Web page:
Several years ago, for the first time in Connecticut, we used a new form of laser technology to repair a retinal tear on a patient experiencing flashers and floaters. Diode Laser Transscleral Retinal Photocoagulation is a new technique of retinopexy (retinal adhesion) now available for our patients.
Traditionally, posterior retinal tears could be managed by transpupillary laser. However, media opacity, such as cataracts, capsular opacities or vitreous hemorrhages may make this form of retinopexy challenging or impossible, since it is difficult for the laser to penetrate the opacities. In these cases, cryopexy (freezing to induce adhesions) is used. Cryopexy is also used to treat anterior tears, which are difficult to reach by laser. The drawback to cryopexy is that it often results in increased inflammation and postoperative discomfort from the freezing pain.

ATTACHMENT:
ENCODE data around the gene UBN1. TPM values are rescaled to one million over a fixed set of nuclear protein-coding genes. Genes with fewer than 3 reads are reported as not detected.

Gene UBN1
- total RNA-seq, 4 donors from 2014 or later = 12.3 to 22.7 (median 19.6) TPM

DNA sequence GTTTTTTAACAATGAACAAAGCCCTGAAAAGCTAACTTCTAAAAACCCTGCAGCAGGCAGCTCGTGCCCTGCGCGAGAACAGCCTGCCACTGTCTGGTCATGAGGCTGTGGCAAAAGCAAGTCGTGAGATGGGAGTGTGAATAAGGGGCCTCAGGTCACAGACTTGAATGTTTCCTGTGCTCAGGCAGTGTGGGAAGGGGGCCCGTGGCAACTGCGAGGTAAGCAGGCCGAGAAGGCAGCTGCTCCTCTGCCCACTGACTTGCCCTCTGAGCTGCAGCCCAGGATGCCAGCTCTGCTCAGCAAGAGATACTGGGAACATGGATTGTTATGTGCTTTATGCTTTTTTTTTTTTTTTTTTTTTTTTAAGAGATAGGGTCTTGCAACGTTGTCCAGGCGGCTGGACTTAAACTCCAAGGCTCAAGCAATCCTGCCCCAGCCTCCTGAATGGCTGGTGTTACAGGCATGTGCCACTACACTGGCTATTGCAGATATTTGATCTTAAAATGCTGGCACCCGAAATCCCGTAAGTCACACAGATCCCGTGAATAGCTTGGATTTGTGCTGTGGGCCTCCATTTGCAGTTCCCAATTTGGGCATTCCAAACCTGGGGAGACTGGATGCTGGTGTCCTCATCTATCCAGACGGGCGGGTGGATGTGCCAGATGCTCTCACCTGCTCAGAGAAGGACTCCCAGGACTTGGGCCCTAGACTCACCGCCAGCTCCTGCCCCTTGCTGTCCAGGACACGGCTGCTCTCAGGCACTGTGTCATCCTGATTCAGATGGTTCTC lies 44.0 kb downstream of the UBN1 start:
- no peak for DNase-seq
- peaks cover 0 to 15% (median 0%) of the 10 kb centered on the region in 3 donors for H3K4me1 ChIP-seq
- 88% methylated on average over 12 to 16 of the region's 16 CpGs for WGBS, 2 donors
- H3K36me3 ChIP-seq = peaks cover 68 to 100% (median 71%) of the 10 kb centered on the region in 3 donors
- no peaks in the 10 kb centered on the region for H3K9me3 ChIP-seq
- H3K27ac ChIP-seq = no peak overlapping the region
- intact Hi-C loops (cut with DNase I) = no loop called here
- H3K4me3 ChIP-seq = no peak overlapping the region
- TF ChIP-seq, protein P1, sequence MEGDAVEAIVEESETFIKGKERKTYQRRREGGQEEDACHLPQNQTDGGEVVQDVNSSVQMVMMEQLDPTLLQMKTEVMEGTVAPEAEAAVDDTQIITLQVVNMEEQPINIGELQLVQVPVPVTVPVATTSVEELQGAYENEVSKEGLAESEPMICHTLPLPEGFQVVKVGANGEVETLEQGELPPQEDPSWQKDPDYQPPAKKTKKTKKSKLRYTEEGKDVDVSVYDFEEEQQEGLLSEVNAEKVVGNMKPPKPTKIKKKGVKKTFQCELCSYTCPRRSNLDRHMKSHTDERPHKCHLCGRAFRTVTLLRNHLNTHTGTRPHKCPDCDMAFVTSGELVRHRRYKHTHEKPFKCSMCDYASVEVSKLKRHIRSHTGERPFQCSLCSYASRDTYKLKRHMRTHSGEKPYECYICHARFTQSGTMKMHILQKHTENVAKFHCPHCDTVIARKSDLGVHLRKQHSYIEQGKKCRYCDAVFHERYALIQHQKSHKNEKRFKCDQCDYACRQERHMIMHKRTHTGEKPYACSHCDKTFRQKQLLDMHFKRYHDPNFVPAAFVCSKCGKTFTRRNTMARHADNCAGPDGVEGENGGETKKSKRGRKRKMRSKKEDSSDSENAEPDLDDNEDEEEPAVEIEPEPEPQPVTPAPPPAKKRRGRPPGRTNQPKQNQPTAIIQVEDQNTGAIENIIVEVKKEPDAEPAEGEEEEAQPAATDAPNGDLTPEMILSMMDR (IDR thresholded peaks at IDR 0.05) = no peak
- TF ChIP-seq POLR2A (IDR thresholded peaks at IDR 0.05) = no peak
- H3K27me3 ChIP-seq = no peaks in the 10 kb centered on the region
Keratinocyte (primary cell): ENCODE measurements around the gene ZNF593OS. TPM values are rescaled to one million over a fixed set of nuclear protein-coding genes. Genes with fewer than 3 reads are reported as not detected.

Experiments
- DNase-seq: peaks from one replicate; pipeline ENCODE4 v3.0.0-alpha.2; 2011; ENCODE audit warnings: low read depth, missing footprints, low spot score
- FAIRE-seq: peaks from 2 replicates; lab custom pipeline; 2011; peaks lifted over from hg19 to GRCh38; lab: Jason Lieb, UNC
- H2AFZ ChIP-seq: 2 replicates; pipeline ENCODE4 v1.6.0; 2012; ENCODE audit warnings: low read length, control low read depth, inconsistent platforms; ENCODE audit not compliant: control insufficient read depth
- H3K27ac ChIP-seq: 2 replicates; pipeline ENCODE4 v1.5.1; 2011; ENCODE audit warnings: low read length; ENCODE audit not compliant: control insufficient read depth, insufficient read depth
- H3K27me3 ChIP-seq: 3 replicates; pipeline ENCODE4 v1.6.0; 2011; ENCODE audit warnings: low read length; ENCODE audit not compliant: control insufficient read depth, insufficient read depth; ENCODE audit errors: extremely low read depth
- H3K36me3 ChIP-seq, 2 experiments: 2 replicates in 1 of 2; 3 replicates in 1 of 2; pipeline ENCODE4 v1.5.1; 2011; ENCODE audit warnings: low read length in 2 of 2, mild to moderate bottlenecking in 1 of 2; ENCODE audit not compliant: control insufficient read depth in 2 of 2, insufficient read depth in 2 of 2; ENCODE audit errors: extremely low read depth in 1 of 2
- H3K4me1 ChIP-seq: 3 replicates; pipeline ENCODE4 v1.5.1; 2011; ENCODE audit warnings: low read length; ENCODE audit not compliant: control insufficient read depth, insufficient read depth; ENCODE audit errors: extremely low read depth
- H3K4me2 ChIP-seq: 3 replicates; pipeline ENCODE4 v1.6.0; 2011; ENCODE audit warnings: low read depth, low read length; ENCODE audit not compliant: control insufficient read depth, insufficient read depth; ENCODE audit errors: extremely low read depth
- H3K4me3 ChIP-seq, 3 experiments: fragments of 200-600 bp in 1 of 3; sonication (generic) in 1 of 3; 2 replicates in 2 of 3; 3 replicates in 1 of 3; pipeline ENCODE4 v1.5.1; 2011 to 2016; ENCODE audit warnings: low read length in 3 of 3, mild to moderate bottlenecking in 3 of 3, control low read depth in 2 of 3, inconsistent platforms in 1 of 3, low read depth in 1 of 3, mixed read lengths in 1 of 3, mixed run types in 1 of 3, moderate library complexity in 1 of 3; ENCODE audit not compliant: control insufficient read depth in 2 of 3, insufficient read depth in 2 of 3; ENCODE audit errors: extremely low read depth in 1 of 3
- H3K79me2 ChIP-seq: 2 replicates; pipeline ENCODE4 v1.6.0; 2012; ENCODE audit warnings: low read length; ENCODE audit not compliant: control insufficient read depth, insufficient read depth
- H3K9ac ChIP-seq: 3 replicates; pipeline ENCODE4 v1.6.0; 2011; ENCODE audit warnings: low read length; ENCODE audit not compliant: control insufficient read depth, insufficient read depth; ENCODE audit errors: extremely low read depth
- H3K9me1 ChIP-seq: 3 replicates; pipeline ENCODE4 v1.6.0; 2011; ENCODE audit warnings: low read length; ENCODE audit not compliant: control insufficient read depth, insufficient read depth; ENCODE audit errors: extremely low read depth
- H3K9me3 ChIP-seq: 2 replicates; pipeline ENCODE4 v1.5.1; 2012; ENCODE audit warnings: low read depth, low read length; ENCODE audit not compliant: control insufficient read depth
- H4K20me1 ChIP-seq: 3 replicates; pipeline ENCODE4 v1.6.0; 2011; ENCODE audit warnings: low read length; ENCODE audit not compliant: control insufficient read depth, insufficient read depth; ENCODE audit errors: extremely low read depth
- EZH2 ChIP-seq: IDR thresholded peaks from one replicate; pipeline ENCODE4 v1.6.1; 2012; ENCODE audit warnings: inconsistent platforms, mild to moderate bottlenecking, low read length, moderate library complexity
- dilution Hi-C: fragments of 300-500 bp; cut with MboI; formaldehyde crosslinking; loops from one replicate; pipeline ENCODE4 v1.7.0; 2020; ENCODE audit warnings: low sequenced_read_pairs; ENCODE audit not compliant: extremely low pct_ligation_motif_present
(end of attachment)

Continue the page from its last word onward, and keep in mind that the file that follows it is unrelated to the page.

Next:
Now, cryopexy can be eliminated by using an infrared (810 nanometer) wavelength laser delivered externally through the sclera. The laser is absorbed by ocular pigment, creating a permanent adhesion between the inner choroid and retinal pigment epithelium and neurosensory retina. Retinal adhesion is established days sooner than with cryopexy and most patients experience little or no post-treatment discomfort.